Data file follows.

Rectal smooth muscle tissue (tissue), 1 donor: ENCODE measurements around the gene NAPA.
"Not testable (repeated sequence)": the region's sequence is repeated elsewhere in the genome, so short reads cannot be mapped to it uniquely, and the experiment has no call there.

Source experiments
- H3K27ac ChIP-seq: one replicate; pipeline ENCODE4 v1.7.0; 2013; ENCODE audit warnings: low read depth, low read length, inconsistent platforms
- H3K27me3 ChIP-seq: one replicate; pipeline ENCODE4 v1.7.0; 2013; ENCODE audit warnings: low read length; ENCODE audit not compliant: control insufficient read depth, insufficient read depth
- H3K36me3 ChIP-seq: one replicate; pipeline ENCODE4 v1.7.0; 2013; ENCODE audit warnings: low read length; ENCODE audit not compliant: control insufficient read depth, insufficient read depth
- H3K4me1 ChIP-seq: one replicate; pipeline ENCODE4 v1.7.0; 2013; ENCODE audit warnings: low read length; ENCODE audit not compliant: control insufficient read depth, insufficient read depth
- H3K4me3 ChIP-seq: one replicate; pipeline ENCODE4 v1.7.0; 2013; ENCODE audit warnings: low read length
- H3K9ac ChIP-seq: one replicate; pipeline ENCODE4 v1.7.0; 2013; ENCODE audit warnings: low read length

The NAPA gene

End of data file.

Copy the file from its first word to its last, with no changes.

Rectal smooth muscle tissue (tissue), 1 donor: ENCODE measurements around the gene NAPA.
"Not testable (repeated sequence)": the region's sequence is repeated elsewhere in the genome, so short reads cannot be mapped to it uniquely, and the experiment has no call there.

Source experiments
- H3K27ac ChIP-seq: one replicate; pipeline ENCODE4 v1.7.0; 2013; ENCODE audit warnings: low read depth, low read length, inconsistent platforms
- H3K27me3 ChIP-seq: one replicate; pipeline ENCODE4 v1.7.0; 2013; ENCODE audit warnings: low read length; ENCODE audit not compliant: control insufficient read depth, insufficient read depth
- H3K36me3 ChIP-seq: one replicate; pipeline ENCODE4 v1.7.0; 2013; ENCODE audit warnings: low read length; ENCODE audit not compliant: control insufficient read depth, insufficient read depth
- H3K4me1 ChIP-seq: one replicate; pipeline ENCODE4 v1.7.0; 2013; ENCODE audit warnings: low read length; ENCODE audit not compliant: control insufficient read depth, insufficient read depth
- H3K4me3 ChIP-seq: one replicate; pipeline ENCODE4 v1.7.0; 2013; ENCODE audit warnings: low read length
- H3K9ac ChIP-seq: one replicate; pipeline ENCODE4 v1.7.0; 2013; ENCODE audit warnings: low read length

The NAPA gene